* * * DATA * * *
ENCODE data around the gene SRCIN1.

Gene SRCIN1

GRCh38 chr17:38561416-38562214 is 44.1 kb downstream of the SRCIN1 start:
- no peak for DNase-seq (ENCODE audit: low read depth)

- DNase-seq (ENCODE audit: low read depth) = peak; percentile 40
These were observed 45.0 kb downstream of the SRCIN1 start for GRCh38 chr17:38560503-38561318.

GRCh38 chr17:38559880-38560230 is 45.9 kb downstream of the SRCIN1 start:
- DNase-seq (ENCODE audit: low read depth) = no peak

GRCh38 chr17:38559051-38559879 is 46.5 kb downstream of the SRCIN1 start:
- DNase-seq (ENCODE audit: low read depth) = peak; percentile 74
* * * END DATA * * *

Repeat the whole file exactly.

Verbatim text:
ENCODE data around the gene SRCIN1.

Gene SRCIN1

GRCh38 chr17:38561416-38562214 is 44.1 kb downstream of the SRCIN1 start:
- no peak for DNase-seq (ENCODE audit: low read depth)

- DNase-seq (ENCODE audit: low read depth) = peak; percentile 40
These were observed 45.0 kb downstream of the SRCIN1 start for GRCh38 chr17:38560503-38561318.

GRCh38 chr17:38559880-38560230 is 45.9 kb downstream of the SRCIN1 start:
- DNase-seq (ENCODE audit: low read depth) = no peak

GRCh38 chr17:38559051-38559879 is 46.5 kb downstream of the SRCIN1 start:
- DNase-seq (ENCODE audit: low read depth) = peak; percentile 74